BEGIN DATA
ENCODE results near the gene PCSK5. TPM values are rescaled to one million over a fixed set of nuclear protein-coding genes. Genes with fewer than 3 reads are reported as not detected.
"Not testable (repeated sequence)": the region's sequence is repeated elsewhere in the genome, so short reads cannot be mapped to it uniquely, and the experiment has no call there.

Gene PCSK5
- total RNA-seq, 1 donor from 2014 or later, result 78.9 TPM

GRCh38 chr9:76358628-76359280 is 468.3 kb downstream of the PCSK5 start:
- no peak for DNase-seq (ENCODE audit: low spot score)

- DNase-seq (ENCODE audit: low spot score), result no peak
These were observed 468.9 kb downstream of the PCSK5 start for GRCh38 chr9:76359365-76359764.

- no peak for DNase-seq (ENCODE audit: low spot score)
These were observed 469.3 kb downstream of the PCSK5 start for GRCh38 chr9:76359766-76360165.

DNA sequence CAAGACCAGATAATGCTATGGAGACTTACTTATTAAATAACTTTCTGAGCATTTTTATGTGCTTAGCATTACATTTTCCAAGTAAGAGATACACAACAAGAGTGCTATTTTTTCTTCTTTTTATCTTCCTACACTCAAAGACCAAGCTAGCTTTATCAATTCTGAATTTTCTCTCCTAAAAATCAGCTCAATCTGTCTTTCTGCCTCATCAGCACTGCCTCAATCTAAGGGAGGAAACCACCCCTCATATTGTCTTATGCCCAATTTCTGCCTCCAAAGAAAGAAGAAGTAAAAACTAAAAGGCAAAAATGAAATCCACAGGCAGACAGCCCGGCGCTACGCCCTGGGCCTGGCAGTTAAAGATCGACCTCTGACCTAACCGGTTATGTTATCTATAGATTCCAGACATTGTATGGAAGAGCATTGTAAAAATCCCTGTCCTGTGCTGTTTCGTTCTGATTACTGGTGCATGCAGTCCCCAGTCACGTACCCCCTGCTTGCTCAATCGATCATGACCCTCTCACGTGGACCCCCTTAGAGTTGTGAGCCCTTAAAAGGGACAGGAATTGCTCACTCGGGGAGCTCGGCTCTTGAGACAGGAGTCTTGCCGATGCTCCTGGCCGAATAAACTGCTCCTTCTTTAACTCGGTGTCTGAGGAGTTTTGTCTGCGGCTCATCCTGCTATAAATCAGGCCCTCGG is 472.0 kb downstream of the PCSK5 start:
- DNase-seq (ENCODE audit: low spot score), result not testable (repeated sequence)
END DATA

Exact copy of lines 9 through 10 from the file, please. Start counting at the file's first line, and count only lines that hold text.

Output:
- no peak for DNase-seq (ENCODE audit: low spot score)
These were observed 469.3 kb downstream of the PCSK5 start for GRCh38 chr9:76359766-76360165.